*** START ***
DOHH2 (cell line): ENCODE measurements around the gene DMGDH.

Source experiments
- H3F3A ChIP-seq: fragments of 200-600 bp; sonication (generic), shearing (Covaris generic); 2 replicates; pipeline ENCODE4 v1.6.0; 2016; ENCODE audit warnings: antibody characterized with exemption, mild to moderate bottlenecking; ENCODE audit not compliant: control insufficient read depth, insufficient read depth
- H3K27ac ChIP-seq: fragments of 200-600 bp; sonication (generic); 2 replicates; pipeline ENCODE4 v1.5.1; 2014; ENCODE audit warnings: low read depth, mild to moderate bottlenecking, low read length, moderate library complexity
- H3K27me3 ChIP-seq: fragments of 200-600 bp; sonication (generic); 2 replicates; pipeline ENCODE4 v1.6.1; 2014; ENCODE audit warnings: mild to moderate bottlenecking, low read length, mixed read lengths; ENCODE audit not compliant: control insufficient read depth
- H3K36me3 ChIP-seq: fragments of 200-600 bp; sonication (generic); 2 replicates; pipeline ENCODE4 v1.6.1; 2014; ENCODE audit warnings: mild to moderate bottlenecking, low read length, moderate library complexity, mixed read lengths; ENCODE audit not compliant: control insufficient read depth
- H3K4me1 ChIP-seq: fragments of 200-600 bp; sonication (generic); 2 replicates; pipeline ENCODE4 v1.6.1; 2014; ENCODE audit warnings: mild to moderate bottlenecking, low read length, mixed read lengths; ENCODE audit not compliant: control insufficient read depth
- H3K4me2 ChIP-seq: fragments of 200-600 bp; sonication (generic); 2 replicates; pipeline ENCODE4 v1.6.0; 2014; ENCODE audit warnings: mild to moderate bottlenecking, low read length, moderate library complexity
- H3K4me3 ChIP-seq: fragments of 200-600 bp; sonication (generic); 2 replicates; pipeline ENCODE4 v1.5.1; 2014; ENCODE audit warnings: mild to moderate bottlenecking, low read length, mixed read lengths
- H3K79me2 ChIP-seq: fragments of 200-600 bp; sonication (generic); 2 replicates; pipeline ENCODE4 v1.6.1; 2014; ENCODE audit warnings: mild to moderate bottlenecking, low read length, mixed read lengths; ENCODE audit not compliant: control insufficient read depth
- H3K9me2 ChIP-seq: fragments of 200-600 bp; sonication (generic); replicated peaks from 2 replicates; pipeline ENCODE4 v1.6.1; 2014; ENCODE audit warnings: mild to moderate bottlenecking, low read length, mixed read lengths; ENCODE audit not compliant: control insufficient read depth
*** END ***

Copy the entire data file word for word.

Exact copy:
DOHH2 (cell line): ENCODE measurements around the gene DMGDH.

Source experiments
- H3F3A ChIP-seq: fragments of 200-600 bp; sonication (generic), shearing (Covaris generic); 2 replicates; pipeline ENCODE4 v1.6.0; 2016; ENCODE audit warnings: antibody characterized with exemption, mild to moderate bottlenecking; ENCODE audit not compliant: control insufficient read depth, insufficient read depth
- H3K27ac ChIP-seq: fragments of 200-600 bp; sonication (generic); 2 replicates; pipeline ENCODE4 v1.5.1; 2014; ENCODE audit warnings: low read depth, mild to moderate bottlenecking, low read length, moderate library complexity
- H3K27me3 ChIP-seq: fragments of 200-600 bp; sonication (generic); 2 replicates; pipeline ENCODE4 v1.6.1; 2014; ENCODE audit warnings: mild to moderate bottlenecking, low read length, mixed read lengths; ENCODE audit not compliant: control insufficient read depth
- H3K36me3 ChIP-seq: fragments of 200-600 bp; sonication (generic); 2 replicates; pipeline ENCODE4 v1.6.1; 2014; ENCODE audit warnings: mild to moderate bottlenecking, low read length, moderate library complexity, mixed read lengths; ENCODE audit not compliant: control insufficient read depth
- H3K4me1 ChIP-seq: fragments of 200-600 bp; sonication (generic); 2 replicates; pipeline ENCODE4 v1.6.1; 2014; ENCODE audit warnings: mild to moderate bottlenecking, low read length, mixed read lengths; ENCODE audit not compliant: control insufficient read depth
- H3K4me2 ChIP-seq: fragments of 200-600 bp; sonication (generic); 2 replicates; pipeline ENCODE4 v1.6.0; 2014; ENCODE audit warnings: mild to moderate bottlenecking, low read length, moderate library complexity
- H3K4me3 ChIP-seq: fragments of 200-600 bp; sonication (generic); 2 replicates; pipeline ENCODE4 v1.5.1; 2014; ENCODE audit warnings: mild to moderate bottlenecking, low read length, mixed read lengths
- H3K79me2 ChIP-seq: fragments of 200-600 bp; sonication (generic); 2 replicates; pipeline ENCODE4 v1.6.1; 2014; ENCODE audit warnings: mild to moderate bottlenecking, low read length, mixed read lengths; ENCODE audit not compliant: control insufficient read depth
- H3K9me2 ChIP-seq: fragments of 200-600 bp; sonication (generic); replicated peaks from 2 replicates; pipeline ENCODE4 v1.6.1; 2014; ENCODE audit warnings: mild to moderate bottlenecking, low read length, mixed read lengths; ENCODE audit not compliant: control insufficient read depth